From Nashville, Tennessee; Jeremy Scott, the author of The Ables, is also the co-creator of popular website and YouTube channel CinemaSins. Best known for the nitpicking comedy videos Everything wrong with [insert movie title here]. The success of the channel and the website (on which one can buy merchandise like CinemaSins mugs and t-shirts (you know, if you feel the need)) has meant that Scott has been able to spend more time writing. The result is The Ables, which he self-published earlier this year (2015) via Clovercroft Publishing.
The Ables is a tale about a group of twelve year-olds with superpowers. They also have significant disabilities. On the surface their impairments hinder their superpowers, even causing them to be canceled out entirely. However, through trust and the close friendships that connect a group in a way that only seems possible in the awful adolescent years at school, the characters do incredible things.
I was told of the book by a good friend who wanted to get my perspective on the portrayal of young people with disabilities. That strums a few chords with my life and current work, so this is one area where if i can’t claim expertise, I can claim experience. I’ve also wanted superpowers since I was about three (who hasn’t?) so was intrigued to find and read this book.
Firstly, this is not some kind of sop story, nor is it a weak expression of the sympathy and hope an in-experienced, non-disabled author. Let me explain. If it was the latter then I would expect to come across the trite message, ‘disabled people can do anything!’ That message can be attractive, especially to someone young who discovers they have a disability, as I was. But it is a mirage, a lie to cloak ones-self with when cold reality starts to bite. It bites anyway, and the cloak is as useless as the proverbial emperors clothes.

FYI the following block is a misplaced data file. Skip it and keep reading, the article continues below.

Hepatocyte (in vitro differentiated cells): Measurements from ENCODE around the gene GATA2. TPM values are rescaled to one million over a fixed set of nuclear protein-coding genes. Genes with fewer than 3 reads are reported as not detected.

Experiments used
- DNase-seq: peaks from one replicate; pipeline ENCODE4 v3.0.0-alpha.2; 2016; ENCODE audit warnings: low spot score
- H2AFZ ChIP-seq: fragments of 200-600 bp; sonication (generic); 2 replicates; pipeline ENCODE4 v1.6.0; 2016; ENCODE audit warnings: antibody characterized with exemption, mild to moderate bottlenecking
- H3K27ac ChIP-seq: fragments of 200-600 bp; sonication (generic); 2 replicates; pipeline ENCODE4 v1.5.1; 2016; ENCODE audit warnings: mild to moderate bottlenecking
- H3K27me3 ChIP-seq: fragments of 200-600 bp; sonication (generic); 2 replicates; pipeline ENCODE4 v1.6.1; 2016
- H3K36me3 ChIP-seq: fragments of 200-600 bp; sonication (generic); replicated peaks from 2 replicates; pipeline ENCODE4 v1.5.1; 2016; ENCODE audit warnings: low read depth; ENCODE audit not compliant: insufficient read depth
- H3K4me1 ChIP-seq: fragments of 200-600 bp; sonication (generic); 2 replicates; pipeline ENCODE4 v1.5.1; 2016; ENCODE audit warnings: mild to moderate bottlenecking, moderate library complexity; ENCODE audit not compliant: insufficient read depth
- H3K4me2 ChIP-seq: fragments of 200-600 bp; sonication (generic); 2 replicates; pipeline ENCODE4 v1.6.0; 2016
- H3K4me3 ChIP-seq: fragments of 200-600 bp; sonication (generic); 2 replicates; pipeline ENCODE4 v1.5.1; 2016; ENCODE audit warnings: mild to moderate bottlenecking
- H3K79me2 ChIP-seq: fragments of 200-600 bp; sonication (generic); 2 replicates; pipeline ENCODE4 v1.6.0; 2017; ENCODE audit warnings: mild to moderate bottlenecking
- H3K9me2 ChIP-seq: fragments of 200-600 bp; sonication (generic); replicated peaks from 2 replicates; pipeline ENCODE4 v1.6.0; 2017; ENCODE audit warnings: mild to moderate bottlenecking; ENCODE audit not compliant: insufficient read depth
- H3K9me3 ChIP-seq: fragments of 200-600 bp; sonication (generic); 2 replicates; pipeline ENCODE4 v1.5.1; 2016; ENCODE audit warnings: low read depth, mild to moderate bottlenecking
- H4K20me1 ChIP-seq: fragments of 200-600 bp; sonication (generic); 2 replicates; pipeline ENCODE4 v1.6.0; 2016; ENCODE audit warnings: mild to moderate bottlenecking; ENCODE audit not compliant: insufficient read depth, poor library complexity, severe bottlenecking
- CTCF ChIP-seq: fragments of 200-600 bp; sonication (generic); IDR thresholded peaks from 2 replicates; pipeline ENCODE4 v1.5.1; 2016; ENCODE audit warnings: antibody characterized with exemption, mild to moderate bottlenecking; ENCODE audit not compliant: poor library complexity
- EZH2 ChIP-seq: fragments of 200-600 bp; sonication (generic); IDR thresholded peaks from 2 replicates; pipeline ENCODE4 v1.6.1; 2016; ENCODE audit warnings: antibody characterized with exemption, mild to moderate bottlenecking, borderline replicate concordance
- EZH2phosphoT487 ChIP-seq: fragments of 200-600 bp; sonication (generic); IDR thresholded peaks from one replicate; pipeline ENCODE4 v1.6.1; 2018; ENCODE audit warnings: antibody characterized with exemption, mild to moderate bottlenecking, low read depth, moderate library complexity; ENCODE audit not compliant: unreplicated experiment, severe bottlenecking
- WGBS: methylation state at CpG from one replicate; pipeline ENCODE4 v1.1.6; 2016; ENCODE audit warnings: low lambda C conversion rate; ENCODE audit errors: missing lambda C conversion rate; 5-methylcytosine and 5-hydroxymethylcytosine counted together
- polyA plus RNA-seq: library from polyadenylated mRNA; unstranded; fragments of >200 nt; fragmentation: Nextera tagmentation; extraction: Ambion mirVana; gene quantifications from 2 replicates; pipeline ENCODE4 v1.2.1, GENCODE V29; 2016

Because there are limits to everything one can do, whether disabled or not, one has to probe deeper. People’s aspirations often have little to do with physical or mental power. Having friends. Feeling loved, and accepted by your friends and family. Being truly comfortable as yourself. These are much more important than being able to walk well, or at all, and being able to see. I think Jeremy Scott has grasped the edges of this point. Friendship and trust are what truly counts in The Ables. Although the superpowers somewhat overshadow the disabilities, which are static impairments. They don’t charge requiring the characters to adapting differently as the story goes along. More on that later.
His story begins with the discovery by a young man of a superpower he’d never known about. This cleverly and rather pleasingly inverts the experience I mentioned before, about being a teenager and learning you have a disability. Watching your horizon disappear behind a cloud. That is an experience many people have had, are having right now, and will have in the future. Getting past it is important, but through inverting the experience Jeremy Scott starts with possibility and aspiration.